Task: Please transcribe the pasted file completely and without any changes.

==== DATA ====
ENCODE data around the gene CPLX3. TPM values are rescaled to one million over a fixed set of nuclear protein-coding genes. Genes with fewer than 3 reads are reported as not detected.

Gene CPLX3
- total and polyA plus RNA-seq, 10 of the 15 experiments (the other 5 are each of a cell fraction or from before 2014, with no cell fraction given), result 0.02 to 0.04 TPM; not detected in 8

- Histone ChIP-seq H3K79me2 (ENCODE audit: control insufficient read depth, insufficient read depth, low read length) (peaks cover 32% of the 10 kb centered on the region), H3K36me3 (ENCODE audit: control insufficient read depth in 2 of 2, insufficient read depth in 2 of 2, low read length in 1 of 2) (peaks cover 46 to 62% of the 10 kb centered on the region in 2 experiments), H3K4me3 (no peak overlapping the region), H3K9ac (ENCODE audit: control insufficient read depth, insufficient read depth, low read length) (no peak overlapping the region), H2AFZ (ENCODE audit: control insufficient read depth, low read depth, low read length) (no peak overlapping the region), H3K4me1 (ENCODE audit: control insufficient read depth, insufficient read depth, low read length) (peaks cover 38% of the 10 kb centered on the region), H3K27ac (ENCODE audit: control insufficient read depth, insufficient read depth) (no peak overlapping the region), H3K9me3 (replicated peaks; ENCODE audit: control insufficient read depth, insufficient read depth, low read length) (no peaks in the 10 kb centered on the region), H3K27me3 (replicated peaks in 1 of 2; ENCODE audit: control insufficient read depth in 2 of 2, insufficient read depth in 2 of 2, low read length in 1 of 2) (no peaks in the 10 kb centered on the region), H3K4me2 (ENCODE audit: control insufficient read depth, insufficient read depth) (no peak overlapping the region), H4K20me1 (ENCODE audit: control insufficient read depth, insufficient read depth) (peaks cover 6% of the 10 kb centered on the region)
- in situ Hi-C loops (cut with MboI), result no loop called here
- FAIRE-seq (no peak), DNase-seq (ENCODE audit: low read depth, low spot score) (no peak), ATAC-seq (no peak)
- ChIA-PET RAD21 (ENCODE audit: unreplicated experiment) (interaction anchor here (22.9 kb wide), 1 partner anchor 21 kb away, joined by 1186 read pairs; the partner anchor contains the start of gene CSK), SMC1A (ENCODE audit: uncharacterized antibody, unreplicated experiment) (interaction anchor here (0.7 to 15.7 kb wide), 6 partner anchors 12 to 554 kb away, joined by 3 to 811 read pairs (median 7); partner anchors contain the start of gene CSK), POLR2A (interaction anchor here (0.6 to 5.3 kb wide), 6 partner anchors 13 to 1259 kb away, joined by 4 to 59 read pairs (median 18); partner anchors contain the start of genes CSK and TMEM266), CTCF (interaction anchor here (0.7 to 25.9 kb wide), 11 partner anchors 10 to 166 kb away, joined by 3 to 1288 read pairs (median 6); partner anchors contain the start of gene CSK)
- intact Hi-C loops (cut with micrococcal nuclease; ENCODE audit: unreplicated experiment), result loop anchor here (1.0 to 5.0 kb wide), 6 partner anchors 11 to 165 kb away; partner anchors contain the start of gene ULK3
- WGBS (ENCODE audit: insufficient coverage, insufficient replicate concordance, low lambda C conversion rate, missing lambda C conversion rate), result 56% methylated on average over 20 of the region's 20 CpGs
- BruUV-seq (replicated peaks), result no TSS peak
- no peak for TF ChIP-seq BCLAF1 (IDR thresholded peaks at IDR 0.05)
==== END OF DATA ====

ENCODE data around the gene CPLX3. TPM values are rescaled to one million over a fixed set of nuclear protein-coding genes. Genes with fewer than 3 reads are reported as not detected.

Gene CPLX3
- total and polyA plus RNA-seq, 10 of the 15 experiments (the other 5 are each of a cell fraction or from before 2014, with no cell fraction given), result 0.02 to 0.04 TPM; not detected in 8

- Histone ChIP-seq H3K79me2 (ENCODE audit: control insufficient read depth, insufficient read depth, low read length) (peaks cover 32% of the 10 kb centered on the region), H3K36me3 (ENCODE audit: control insufficient read depth in 2 of 2, insufficient read depth in 2 of 2, low read length in 1 of 2) (peaks cover 46 to 62% of the 10 kb centered on the region in 2 experiments), H3K4me3 (no peak overlapping the region), H3K9ac (ENCODE audit: control insufficient read depth, insufficient read depth, low read length) (no peak overlapping the region), H2AFZ (ENCODE audit: control insufficient read depth, low read depth, low read length) (no peak overlapping the region), H3K4me1 (ENCODE audit: control insufficient read depth, insufficient read depth, low read length) (peaks cover 38% of the 10 kb centered on the region), H3K27ac (ENCODE audit: control insufficient read depth, insufficient read depth) (no peak overlapping the region), H3K9me3 (replicated peaks; ENCODE audit: control insufficient read depth, insufficient read depth, low read length) (no peaks in the 10 kb centered on the region), H3K27me3 (replicated peaks in 1 of 2; ENCODE audit: control insufficient read depth in 2 of 2, insufficient read depth in 2 of 2, low read length in 1 of 2) (no peaks in the 10 kb centered on the region), H3K4me2 (ENCODE audit: control insufficient read depth, insufficient read depth) (no peak overlapping the region), H4K20me1 (ENCODE audit: control insufficient read depth, insufficient read depth) (peaks cover 6% of the 10 kb centered on the region)
- in situ Hi-C loops (cut with MboI), result no loop called here
- FAIRE-seq (no peak), DNase-seq (ENCODE audit: low read depth, low spot score) (no peak), ATAC-seq (no peak)
- ChIA-PET RAD21 (ENCODE audit: unreplicated experiment) (interaction anchor here (22.9 kb wide), 1 partner anchor 21 kb away, joined by 1186 read pairs; the partner anchor contains the start of gene CSK), SMC1A (ENCODE audit: uncharacterized antibody, unreplicated experiment) (interaction anchor here (0.7 to 15.7 kb wide), 6 partner anchors 12 to 554 kb away, joined by 3 to 811 read pairs (median 7); partner anchors contain the start of gene CSK), POLR2A (interaction anchor here (0.6 to 5.3 kb wide), 6 partner anchors 13 to 1259 kb away, joined by 4 to 59 read pairs (median 18); partner anchors contain the start of genes CSK and TMEM266), CTCF (interaction anchor here (0.7 to 25.9 kb wide), 11 partner anchors 10 to 166 kb away, joined by 3 to 1288 read pairs (median 6); partner anchors contain the start of gene CSK)
- intact Hi-C loops (cut with micrococcal nuclease; ENCODE audit: unreplicated experiment), result loop anchor here (1.0 to 5.0 kb wide), 6 partner anchors 11 to 165 kb away; partner anchors contain the start of gene ULK3
- WGBS (ENCODE audit: insufficient coverage, insufficient replicate concordance, low lambda C conversion rate, missing lambda C conversion rate), result 56% methylated on average over 20 of the region's 20 CpGs
- BruUV-seq (replicated peaks), result no TSS peak
- no peak for TF ChIP-seq BCLAF1 (IDR thresholded peaks at IDR 0.05)